I’ve grown rather fond of gardening over the past year. I love spending time outside with the fresh air, the dirt, the bugs and the plants. I love to watch a seed (or a tiny plant) turn into a large fruit-bearing plant. I also love the fact that I can actually reduce my food expenses by growing a garden.
This past summer I had a small-ish garden (about 8 plants total), but was still able to procure lots of tasty fruits and veggies (sometimes more than I knew what to do with). I grew tomatoes, zucchini, green beans, blackberries, cilantro and even attempted to grow a few sunflowers. I also planted a grape vine, although it has yet to bear fruit (these things take time).
Here are a few pictures from my garden (you can click on them to show the original if you’d like).
Gardening really is brilliant isn’t it?
As I’ve been learning to garden I’ve learned a few things about the costs involved with gardening and what not to do, if the sole purpose of gardening is to grow your own fruits and veggies so you can actually save money on your grocery bill.
Do’s and Do Nots
Do not buy plants from the garden center of your local hardware store (or nursery). Buy seeds instead. One seed packet will generally cost just a couple of bucks and contain enough seeds to grow anywhere from 20-50 seedlings. Compare this to the cost of one nursery grown plant which will generally run you anywhere from $2-5 dollars a plant. Your money will go a long way with seeds.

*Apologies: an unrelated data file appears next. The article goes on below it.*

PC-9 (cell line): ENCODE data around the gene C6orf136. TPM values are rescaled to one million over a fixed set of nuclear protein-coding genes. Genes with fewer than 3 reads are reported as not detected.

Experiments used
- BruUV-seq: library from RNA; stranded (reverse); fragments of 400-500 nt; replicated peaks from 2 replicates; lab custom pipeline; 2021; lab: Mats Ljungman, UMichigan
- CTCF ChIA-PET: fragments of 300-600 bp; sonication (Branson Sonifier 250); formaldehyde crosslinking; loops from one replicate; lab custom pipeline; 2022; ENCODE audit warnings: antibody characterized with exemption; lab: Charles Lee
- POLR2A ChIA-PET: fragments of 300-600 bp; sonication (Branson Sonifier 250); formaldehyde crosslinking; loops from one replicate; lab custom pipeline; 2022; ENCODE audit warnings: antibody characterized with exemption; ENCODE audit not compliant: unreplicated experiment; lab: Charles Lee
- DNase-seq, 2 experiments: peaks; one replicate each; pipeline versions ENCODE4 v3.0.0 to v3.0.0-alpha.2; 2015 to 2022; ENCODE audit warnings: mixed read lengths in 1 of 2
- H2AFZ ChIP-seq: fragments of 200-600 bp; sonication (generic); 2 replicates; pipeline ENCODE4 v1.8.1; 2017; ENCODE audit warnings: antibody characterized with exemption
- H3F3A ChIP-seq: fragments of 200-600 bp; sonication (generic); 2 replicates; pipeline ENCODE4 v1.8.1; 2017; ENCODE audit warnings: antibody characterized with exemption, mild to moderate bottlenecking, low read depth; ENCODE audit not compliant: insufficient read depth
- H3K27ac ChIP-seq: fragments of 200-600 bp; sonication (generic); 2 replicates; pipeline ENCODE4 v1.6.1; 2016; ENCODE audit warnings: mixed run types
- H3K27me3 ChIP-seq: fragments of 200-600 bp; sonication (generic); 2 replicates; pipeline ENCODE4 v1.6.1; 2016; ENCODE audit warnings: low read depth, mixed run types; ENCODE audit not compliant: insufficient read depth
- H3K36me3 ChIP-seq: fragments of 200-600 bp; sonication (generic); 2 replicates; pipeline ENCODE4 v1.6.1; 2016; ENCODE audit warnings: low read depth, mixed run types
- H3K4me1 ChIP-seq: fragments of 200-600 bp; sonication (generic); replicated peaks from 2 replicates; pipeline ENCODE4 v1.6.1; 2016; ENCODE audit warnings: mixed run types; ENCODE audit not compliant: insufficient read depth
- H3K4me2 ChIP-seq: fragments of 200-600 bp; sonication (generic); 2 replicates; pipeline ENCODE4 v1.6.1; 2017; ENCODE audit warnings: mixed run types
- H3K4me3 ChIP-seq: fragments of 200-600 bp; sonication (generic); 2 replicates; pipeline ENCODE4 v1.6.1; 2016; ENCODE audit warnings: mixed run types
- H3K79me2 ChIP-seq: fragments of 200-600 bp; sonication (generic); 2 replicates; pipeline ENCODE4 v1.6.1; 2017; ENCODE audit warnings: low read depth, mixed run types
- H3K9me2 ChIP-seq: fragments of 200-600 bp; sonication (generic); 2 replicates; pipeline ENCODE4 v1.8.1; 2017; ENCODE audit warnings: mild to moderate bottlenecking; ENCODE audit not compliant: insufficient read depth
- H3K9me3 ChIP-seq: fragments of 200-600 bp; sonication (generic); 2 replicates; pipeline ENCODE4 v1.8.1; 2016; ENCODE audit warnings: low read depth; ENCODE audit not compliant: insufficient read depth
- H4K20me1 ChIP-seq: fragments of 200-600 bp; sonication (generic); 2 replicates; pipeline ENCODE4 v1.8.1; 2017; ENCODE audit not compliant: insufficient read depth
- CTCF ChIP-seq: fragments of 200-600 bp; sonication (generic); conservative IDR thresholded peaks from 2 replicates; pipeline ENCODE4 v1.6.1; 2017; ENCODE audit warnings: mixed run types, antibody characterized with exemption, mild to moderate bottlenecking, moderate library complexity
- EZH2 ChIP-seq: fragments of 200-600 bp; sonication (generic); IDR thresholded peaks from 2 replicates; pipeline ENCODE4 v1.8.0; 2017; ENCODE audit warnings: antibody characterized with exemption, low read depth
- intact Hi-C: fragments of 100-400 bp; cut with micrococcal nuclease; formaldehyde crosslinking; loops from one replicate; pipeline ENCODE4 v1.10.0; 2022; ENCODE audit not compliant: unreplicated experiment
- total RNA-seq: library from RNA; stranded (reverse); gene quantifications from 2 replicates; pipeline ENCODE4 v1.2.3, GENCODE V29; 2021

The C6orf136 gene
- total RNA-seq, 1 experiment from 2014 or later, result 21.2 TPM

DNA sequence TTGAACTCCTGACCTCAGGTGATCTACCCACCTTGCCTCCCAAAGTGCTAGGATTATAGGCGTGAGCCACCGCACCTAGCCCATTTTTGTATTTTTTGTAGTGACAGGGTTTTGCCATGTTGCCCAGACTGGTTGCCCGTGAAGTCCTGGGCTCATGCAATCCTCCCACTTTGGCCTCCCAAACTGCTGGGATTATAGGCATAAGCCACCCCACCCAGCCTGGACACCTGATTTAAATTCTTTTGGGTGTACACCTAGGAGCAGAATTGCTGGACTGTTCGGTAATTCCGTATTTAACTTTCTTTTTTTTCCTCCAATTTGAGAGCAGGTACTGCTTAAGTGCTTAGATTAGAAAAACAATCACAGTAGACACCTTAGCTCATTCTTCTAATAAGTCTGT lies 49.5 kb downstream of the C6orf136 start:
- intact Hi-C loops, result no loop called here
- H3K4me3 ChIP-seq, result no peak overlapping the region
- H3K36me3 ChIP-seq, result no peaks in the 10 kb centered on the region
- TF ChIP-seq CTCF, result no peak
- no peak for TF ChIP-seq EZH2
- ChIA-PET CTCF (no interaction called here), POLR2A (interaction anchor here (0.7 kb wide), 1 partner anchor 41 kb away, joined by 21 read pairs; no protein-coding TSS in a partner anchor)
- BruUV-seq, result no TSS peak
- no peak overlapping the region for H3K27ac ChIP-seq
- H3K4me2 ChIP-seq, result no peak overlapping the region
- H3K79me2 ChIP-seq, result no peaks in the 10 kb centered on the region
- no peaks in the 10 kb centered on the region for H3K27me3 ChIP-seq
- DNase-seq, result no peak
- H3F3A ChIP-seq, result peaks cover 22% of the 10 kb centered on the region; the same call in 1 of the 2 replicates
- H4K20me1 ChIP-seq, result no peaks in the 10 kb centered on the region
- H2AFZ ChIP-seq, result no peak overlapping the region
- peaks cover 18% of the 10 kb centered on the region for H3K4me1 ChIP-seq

Plan ahead. Pick up a good gardening book at least a month before your growing season and get an idea of planting best-practices: when to plant, where to plant, how to plant (if you live in the desert like I do you might try “Extreme Gardening” by Dave Owens).
Make your own compost. Using compost is important in a healthy organic garden. You can buy compost from your local nursery but it won’t be cheap. So grow your own compost instead. As an added benefit you’ll cut down on garbage in your can (and in the landfills).
Build a drip system or some other type of watering system for your garden. Harvest rainwater and use it to water your garden if possible. Use some type of mulch to keep the ground from drying out too quickly.
Raised gardens are great, but aren’t always the best option. If you have high-quality soil in your yard you don’t necessarily need a raised garden (these are often used where soil quality isn’t the best). If you do prefer a raised garden bed then think outside of the box when building it to save money. Building out of redwood is nice, but there are much cheaper materials. Try old bricks, stacked tires, crates, etc. These materials could likely all be found for free, if you look closely enough.
For those who are interested in growing your own food, I hope this gives you the little extra nudge you need to get started. For those who aren’t sure gardening is for you, give it a try! I bet you’ll really enjoy it.
Blog Action Day
This was my post for Blog Action Day 2011. The topic this year is food. For more information on blog action day and what they’re all about I’d recommend following the link in the Blog Action Day banner. Make it a great day!